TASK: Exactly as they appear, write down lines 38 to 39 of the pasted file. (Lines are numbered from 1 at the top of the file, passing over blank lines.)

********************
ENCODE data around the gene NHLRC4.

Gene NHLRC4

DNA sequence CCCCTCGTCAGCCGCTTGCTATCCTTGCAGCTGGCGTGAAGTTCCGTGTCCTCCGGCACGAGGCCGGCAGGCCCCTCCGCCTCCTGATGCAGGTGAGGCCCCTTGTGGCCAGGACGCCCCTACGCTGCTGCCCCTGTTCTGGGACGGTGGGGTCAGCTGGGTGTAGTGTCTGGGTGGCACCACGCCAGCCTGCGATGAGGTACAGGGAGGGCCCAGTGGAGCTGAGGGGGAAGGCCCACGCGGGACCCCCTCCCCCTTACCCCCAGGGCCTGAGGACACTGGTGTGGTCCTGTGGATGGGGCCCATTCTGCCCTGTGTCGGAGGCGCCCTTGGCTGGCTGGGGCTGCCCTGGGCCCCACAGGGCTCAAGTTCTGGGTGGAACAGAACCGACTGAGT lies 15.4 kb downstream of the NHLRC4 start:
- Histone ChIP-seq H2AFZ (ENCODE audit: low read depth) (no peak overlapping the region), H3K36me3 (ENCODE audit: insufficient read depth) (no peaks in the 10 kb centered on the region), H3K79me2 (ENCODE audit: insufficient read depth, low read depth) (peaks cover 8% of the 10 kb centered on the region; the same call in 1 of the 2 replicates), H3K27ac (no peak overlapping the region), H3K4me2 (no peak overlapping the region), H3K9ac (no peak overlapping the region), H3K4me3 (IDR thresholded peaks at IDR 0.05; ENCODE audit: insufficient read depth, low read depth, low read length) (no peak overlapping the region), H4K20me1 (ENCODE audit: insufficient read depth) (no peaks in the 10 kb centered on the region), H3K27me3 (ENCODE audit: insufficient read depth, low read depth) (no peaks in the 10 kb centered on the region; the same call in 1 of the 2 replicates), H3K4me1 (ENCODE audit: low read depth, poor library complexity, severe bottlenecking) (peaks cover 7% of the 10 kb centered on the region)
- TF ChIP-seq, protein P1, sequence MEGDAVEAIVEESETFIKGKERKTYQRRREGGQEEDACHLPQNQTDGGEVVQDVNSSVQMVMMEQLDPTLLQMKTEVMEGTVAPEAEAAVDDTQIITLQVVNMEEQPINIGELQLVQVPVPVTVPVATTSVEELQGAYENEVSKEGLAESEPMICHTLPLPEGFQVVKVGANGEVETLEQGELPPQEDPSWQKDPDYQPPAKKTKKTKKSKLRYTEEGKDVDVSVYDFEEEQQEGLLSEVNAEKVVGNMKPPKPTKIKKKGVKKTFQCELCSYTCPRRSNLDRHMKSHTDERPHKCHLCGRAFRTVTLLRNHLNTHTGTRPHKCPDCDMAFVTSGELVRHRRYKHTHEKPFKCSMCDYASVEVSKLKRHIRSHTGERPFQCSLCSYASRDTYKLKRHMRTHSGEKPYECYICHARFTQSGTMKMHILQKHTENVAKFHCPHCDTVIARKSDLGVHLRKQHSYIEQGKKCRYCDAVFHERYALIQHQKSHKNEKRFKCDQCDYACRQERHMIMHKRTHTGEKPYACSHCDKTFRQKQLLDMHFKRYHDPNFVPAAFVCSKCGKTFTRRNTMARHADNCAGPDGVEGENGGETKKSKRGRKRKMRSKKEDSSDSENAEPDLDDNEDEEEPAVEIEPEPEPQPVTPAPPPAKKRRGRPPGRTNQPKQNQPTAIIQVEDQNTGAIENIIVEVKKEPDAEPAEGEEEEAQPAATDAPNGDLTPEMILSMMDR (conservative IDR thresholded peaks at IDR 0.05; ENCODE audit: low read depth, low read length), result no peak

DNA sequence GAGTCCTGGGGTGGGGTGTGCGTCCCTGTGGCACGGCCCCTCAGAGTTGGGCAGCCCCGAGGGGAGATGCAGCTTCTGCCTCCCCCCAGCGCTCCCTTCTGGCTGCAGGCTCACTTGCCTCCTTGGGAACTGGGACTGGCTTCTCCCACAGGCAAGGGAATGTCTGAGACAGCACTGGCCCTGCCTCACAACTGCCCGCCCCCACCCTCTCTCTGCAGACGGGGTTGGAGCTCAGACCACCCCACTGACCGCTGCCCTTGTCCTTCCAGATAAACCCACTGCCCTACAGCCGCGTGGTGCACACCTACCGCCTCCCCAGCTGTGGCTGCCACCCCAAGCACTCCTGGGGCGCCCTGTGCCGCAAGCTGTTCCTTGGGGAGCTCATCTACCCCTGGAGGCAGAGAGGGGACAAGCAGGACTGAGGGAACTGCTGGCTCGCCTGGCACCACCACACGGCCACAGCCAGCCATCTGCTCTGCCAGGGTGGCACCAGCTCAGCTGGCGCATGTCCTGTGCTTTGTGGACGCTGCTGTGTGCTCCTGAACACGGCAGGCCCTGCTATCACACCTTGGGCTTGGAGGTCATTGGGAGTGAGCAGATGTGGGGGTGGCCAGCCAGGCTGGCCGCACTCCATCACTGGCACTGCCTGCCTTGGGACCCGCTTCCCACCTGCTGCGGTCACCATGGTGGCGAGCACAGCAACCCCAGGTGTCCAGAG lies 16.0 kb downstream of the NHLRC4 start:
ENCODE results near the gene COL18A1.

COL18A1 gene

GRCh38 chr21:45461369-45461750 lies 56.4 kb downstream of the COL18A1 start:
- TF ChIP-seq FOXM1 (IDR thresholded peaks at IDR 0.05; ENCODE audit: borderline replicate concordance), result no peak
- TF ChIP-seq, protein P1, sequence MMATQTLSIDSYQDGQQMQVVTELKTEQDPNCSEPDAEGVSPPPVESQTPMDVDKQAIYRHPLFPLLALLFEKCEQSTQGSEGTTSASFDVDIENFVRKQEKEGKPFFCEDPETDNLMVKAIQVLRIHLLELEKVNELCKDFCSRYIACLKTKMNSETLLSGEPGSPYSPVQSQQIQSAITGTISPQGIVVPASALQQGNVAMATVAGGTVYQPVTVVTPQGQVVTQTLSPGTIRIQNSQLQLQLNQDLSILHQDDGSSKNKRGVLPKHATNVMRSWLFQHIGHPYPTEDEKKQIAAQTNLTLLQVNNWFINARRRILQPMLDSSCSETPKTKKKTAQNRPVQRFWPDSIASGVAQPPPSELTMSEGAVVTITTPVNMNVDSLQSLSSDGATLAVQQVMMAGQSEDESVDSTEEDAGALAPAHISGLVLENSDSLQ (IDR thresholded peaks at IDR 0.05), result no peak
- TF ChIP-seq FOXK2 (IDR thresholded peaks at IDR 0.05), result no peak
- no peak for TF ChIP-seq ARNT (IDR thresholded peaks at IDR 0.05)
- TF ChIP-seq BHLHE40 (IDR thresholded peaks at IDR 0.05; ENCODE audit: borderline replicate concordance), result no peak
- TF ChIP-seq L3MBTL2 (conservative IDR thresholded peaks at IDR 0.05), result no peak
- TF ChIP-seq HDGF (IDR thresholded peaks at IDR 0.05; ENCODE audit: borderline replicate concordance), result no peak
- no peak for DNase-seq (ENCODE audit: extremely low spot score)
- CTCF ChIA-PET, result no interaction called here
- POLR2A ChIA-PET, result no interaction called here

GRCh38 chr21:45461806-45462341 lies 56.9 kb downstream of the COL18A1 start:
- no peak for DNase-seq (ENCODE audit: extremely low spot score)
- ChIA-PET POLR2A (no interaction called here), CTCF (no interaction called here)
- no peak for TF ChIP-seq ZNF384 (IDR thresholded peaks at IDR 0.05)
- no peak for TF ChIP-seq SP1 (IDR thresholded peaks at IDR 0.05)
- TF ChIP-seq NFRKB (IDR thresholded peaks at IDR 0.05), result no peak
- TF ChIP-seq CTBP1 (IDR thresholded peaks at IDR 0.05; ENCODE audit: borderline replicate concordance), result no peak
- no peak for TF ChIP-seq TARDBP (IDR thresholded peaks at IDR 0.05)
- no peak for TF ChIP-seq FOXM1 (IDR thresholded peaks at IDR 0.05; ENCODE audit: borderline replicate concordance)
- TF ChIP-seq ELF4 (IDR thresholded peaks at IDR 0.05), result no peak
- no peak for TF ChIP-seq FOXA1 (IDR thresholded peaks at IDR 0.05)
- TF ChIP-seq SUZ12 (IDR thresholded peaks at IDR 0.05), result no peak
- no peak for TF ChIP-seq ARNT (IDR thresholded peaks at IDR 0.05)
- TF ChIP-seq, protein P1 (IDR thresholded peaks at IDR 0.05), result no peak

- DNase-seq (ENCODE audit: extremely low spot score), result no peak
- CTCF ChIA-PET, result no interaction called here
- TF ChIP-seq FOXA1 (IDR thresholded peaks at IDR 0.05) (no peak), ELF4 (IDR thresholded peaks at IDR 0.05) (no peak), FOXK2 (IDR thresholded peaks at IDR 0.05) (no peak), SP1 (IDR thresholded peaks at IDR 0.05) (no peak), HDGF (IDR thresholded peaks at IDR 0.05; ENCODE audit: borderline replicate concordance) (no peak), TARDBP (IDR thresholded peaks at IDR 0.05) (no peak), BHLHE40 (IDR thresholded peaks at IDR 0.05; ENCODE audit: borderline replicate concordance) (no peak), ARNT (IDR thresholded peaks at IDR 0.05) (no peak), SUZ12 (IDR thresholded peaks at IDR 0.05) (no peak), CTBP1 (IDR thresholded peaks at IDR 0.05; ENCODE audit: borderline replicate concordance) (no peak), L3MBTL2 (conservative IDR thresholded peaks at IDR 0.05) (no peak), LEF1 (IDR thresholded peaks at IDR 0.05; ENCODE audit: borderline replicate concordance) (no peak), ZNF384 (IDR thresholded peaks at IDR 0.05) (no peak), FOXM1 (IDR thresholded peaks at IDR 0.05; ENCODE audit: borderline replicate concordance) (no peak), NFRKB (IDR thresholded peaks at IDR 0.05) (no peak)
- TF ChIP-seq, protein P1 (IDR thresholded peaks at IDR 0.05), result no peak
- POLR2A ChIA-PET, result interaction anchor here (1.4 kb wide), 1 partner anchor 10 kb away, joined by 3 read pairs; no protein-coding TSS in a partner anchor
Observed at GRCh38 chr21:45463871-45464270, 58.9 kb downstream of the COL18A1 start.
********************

- POLR2A ChIA-PET, result interaction anchor here (1.4 kb wide), 1 partner anchor 10 kb away, joined by 3 read pairs; no protein-coding TSS in a partner anchor
Observed at GRCh38 chr21:45463871-45464270, 58.9 kb downstream of the COL18A1 start.